But for now, dear reader, I pledge my focus on the many delights of autumn as well as the promise of warm pumpkin bread, steaming hot cappuccinos and the luxury of slipping my feet (beaten up from years of long distance running) into UGG’s®.

I know. There is a certain camp of folks who opine mightily on the subject of Ugg-wear: As in, Ugg’s are ugly. These are the same folks, I believe, who have a particular disdain for Birkenstocks and Crocs too. Oh sure, I’d love to pull on a pair of fashionable European leather boots with fancy buckles and just the right heel that mold to my feet in perfect comfort, but that has yet to happen (the perfect comfort part, that is.). As you can surmise…I’ve thrown in that towel…

My Ugg’s, standing at the ready….

So who knew that today is International Sloth Day?!  I’d never have known such a fascinating tidbit of information if not for Alexa.  If you don’t believe me check out the following link:  Apparently the holiday was drummed up in 2010 as a way of bringing much needed attention to the animal which appears to be in danger of extinction.

Though it took quite some time today for the sun to break through gray clouds (perhaps She was feeling sloth-full as well?) I felt it was my duty to comply with Alexa’s order of the day:  “…so go ahead, slow down and relax.”  And, reading just a bit about International Sloth Day I could only chuckle over the validity of learning from animals…other than the human-kind, of course.  The Poodle, for one, has opened my heart ten-fold more in the nearly ten years he has been with us.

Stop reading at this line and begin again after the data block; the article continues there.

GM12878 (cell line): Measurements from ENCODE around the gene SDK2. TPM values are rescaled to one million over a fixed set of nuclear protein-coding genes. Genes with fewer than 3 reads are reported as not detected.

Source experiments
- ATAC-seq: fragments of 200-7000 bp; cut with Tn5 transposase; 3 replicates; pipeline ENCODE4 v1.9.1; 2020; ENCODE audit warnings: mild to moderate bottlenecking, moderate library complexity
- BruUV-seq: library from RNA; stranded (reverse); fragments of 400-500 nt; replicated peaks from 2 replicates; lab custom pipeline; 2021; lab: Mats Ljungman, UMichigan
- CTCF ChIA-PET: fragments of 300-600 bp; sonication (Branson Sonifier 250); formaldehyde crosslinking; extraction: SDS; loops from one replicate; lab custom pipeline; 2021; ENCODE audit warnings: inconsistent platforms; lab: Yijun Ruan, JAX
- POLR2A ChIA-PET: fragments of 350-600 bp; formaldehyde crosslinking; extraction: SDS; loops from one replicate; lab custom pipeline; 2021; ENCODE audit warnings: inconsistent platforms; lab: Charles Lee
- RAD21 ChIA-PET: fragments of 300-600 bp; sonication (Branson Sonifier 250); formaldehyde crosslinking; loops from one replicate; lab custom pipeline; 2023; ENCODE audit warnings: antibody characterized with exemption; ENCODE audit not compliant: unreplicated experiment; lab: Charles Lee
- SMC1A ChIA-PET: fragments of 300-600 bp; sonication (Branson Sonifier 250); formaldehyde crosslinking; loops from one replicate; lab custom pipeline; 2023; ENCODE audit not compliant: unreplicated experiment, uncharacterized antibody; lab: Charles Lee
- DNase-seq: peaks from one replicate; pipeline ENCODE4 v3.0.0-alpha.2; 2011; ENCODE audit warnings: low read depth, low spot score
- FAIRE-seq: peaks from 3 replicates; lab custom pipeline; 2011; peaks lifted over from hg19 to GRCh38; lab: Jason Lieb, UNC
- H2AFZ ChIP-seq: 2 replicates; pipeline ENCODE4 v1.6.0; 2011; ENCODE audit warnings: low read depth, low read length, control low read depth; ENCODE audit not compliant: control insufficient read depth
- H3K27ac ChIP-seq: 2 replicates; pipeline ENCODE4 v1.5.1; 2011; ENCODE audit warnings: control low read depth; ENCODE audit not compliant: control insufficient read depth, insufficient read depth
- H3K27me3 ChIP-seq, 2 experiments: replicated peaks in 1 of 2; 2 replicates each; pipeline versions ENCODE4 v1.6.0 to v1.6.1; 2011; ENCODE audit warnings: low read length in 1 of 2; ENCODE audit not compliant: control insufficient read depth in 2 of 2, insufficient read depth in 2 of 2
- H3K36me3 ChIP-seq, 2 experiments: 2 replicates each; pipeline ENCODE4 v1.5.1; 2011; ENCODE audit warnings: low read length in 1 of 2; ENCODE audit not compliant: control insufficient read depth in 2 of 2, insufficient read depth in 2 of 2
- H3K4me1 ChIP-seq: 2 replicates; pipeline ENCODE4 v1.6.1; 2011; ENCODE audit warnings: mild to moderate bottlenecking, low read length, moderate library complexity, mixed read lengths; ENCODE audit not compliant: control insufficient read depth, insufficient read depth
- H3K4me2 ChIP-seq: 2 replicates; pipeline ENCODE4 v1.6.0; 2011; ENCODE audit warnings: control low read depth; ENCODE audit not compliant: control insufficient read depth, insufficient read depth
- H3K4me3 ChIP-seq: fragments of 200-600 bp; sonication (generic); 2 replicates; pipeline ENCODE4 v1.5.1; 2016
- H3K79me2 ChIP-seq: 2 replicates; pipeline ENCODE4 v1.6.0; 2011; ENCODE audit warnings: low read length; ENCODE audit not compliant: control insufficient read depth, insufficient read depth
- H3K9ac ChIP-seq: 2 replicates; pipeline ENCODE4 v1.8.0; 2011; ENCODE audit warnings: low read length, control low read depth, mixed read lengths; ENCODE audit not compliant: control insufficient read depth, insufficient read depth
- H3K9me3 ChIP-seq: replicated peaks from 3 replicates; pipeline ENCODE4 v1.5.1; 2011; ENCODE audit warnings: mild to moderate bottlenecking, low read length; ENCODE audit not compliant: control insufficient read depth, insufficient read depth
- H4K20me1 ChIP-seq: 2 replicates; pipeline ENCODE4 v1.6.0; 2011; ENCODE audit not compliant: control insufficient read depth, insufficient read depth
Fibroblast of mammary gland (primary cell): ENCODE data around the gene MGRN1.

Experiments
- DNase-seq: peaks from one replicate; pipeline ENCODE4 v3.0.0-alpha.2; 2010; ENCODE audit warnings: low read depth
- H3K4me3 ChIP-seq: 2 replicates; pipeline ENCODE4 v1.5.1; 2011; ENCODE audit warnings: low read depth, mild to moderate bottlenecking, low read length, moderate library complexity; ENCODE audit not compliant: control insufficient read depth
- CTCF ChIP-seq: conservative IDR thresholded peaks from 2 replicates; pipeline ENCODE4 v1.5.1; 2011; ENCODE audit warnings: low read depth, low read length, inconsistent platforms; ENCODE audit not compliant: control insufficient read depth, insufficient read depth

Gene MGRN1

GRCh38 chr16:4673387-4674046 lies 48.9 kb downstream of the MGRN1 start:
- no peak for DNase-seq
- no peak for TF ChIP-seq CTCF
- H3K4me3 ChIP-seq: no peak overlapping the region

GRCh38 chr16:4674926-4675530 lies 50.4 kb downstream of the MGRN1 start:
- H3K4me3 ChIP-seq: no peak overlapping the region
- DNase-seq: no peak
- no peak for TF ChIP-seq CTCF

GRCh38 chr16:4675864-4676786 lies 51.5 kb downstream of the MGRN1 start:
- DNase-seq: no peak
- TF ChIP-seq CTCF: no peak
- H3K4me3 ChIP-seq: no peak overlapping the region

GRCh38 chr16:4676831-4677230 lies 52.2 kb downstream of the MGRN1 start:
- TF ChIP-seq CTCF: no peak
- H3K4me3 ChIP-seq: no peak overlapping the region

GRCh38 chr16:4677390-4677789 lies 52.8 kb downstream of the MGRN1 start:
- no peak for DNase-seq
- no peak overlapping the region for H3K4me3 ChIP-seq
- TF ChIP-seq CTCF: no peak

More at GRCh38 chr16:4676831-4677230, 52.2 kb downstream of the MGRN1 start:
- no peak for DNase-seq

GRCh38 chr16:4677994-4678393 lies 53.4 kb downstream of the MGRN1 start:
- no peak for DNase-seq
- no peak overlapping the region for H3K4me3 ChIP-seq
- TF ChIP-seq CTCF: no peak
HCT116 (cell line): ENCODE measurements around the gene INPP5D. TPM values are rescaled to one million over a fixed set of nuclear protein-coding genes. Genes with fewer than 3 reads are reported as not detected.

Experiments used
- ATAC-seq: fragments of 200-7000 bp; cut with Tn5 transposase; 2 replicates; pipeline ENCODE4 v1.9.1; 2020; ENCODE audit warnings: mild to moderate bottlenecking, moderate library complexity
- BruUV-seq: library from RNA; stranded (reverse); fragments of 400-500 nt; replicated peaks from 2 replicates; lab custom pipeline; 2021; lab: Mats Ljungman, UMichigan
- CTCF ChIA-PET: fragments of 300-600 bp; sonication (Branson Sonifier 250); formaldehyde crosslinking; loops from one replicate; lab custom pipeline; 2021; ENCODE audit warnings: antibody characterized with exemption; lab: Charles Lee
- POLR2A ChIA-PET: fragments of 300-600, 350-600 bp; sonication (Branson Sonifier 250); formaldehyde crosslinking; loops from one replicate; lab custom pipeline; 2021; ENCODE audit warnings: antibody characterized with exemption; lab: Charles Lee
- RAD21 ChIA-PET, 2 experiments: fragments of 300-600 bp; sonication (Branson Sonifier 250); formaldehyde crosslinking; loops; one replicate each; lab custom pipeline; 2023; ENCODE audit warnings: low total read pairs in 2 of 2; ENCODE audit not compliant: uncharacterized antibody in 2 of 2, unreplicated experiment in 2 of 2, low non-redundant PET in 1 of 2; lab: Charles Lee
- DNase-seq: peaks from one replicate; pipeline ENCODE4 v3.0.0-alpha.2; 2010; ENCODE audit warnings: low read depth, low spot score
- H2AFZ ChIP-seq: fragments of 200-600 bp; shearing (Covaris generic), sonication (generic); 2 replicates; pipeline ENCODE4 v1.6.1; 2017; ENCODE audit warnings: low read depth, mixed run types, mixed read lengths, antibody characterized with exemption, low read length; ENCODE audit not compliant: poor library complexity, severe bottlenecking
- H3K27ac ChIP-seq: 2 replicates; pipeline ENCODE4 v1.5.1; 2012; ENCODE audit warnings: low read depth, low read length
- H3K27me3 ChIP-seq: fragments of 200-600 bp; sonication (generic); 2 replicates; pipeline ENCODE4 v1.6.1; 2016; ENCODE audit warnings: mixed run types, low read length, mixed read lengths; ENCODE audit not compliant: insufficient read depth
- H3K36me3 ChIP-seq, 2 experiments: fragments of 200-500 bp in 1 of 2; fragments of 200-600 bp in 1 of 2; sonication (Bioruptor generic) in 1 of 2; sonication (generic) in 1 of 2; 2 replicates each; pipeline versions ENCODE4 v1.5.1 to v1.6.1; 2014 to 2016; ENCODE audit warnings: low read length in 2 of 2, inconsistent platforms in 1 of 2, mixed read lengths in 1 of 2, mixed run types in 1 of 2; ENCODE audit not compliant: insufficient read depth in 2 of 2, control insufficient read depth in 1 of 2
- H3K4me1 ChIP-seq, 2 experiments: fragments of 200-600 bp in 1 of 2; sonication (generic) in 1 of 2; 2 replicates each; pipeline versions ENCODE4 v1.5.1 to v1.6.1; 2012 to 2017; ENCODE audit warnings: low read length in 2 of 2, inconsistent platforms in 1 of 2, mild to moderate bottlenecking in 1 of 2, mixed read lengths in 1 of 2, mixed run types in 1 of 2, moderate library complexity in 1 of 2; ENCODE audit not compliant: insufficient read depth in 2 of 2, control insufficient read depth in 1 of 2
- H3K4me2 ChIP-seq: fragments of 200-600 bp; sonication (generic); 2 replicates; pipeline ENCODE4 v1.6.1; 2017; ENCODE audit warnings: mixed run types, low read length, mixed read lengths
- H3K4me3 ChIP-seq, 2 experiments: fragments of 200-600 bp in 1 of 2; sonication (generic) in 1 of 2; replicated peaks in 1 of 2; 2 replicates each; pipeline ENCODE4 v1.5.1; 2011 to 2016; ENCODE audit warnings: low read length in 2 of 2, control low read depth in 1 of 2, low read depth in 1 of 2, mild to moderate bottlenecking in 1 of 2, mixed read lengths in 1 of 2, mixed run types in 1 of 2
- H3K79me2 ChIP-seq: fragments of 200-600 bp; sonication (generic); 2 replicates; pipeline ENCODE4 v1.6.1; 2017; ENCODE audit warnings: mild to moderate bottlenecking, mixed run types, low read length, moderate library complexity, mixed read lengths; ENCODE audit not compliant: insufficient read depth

What bliss it was this afternoon then as I slid bare feet into Ugg”s and spent a few sinfully sloth-full hours after yard work out on the screened-in porch reading, enjoying cups of coffee, and generally thinking about–and doing–absolutely nothing.

So, take notice dear reader to consider an excerpt from the International Sloth Day page.  It is sage health advice (nothing of course that you have not heard before):

Excerpt from International Sloth Day page: 

“….Make sure you get enough sleep, take a walk through the park or a long bubble bath, make a real dinner instead of just popping some frozen lump of food in the microwave for 3 minutes. We humans should realize that although we may be the most intelligent of the species, that does not mean there aren’t things we can’t learn from other species. And who could possibly teach a better lesson about how to relax than the sloth? Exactly!”….

They are not lazy, nor stupid....They are creatures who are remarkably tender with each other and they know how to "just hang."
Remarkably tender creatures who know how to “just hang.”

I’m thinking perhaps we should all adhere to a new October 20th tradition and enjoy being sinfully sloth-full, if only for an hour.  Mark your calendars now for 2019!

Feeling deliciously sloth-full on this fine October evening.